Flax Meal
I prefer to use golden flax because, to me, it has a lighter taste and texture. It works better in my blueberry flax muffin recipe and all around I find that I prefer it in most other recipes as well that call for flax. You can also buy it in whole seed form and grind it yourself. It will last longer that way too. I am too lazy for that and it stores just fine in my freezer.  Save even more money with the subscribe and save option from Amazon.

Pure Stevia Extract Powder
This may seem expensive for such a tiny little bottle, but when you consider how far you can stretch it, it's actually not bad at all. 3/4 of a teaspoon tastes as sweet as 1 cup of sugar!! I have been getting pretty good at using stevia as the only sweetener in alot of my baking and it has been working pretty well.   A tiny bit goes a long way with this stuff. Alot of different stevia products will have a bitter after taste. This one has none of that at all and prefer it by far over every other one I have tried.  This tiny little bottle will last me up to 6 months!

Erythritol
Erythritol is usually made from plant sugars. Sugar is mixed with water and then fermented with a natural culture into erythritol. It is then filtered, allowed to crystallize, and then dried. The finished product is white granules or powder that resembles sugar. It is about 60 - 70% as sweet as table sugar, almost zero calories, it doesn't cause tooth decay like sugar, does not affect blood sugar and is absorbed by the body and excreted, unchanged, through the urine.

I use to buy granulated erythritol and powdered it myself in my coffee grinder because it seemed to work much better in baked goods this way. Then I discovered you could buy it pre-powdered and haven't bought the granular version since. I always use it powdered now and it always seems to work out perfectly. I started out trying to use stevia for everything, but it just doesn't take the place alone of sugar as a bulking agent. When subbing sugar in baked goods, I use erythitol cup for cup then add just a pinch of stevia extract to bring up the sweetness. Sometimes it takes a couple of tries to get it right. When adding something sweet to things other then baked goods and desserts I just use stevia by itself. I usually try to get away with using only stevia extract as much as I can.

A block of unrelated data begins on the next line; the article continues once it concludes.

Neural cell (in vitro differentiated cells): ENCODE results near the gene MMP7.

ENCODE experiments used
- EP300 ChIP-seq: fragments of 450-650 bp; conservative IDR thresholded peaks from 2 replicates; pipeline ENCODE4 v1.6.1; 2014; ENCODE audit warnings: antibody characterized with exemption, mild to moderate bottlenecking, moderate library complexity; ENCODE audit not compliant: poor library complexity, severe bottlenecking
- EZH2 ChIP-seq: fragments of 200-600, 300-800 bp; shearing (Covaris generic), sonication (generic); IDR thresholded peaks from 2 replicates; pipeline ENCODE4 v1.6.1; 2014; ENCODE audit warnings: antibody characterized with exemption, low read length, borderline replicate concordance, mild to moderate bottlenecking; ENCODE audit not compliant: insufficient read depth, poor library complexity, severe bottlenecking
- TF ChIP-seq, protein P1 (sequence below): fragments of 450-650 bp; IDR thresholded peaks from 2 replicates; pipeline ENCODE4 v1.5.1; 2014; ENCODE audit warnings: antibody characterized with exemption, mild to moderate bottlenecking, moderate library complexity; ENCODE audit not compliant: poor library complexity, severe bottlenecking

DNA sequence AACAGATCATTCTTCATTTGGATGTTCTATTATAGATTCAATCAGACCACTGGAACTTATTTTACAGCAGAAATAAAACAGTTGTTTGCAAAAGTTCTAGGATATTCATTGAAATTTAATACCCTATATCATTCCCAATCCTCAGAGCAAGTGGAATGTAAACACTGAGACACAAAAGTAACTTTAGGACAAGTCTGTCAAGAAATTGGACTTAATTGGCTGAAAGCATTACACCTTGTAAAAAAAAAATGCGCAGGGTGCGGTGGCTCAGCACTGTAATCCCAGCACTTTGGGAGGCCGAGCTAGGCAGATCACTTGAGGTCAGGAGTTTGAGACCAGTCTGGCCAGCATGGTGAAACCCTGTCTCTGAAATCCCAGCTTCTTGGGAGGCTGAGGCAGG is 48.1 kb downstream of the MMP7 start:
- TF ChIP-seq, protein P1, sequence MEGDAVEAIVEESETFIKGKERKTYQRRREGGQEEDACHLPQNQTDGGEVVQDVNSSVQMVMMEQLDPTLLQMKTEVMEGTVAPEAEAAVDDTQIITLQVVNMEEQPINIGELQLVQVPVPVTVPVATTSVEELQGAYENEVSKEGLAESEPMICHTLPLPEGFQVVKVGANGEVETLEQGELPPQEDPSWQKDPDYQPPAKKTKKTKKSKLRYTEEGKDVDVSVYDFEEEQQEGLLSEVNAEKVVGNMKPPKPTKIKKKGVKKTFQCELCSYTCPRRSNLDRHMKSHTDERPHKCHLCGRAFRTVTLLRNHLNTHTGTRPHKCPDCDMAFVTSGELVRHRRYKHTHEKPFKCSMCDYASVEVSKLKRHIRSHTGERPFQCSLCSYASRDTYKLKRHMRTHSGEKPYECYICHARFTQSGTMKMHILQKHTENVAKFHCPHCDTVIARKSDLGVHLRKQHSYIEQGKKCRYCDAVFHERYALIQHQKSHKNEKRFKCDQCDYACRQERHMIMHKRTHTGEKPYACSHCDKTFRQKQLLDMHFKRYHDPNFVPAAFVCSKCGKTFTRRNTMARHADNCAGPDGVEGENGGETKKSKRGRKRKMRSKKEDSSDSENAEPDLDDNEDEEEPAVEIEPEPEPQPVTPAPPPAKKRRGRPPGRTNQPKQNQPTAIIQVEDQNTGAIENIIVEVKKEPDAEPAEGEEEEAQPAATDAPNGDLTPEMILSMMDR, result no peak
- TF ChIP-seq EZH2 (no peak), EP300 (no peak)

Update: I no longer have much use for erythritol, and have tried to use stevia or honey as my only sweeteners, but I am keeping the info and link here for some of my older recipes.

Beef Tallow
Beef tallow is rendered from beef fat. You can render it yourself or order it from this site. I think its much easier to just order it and doesn't cost any more then making it yourself (depending on how much you can buy pastured beef fat for). This is such a stable fat for cooking and frying and imparts such a great flavor. You can fry delicious french fries in it that are actually good for you. An excerpt from THIS article:
Why beef tallow for cooking? Apart from the above reasons, beef tallow has been in use from time immemorial. The traditional French fies made in tallow oil could prevent cavities and osteoporosis (since Vitamin K2 is great for bones and teeth). When people cooked with lard or tallow, cancer and heart attacks were unknown. The recent studies too prove that even the so-called fatty foods can be nourishing and healthy if cooked with the right kind of fat. This is why beef tallow is always much better for cooking than the highly-processed, nutrient-less empty vegetable oil.

4 comments:

Elsie Callender said...

Thanks for the earlier answer to my comment, and also for this helpful resource! Where do you purchase your honey? Do you find that it's cheaper to purchase beans in bulk, or are those grocery-store items for you? Also, I was wondering if you eat pasta, and where you buy that? I'm on the hunt for good, frugal sources for the staples in our diet.

Laura said...

Hi Elsie! I buy my honey at a store called The Vitamin Shoppe that is right down the street from me. They had the best deal I could find on raw honey. It is from Y.S. Organic Bee Farms. I know they also sell it on their website and through Amazon too, but it's actually a little cheaper at the store. Beans I buy at the grocery store. We don't eat alot of pasta, but we do eat some and I have found it the cheapest at Trader Joe's. They sell organic whole wheat pasta there for around $1/lb. I hope this helps!

Laura said...

I also wanted to add that I have been buying more and more stuff through amazon. They have some great prices on some of their food items and if you sign up for prime membership (which I actually have for free for signing up for amazon moms to get diapers), and use their subscribe and save program you get free 2 day shipping and 15% off alot of the items. That can help alot!

Elsie Callender said...

Thanks!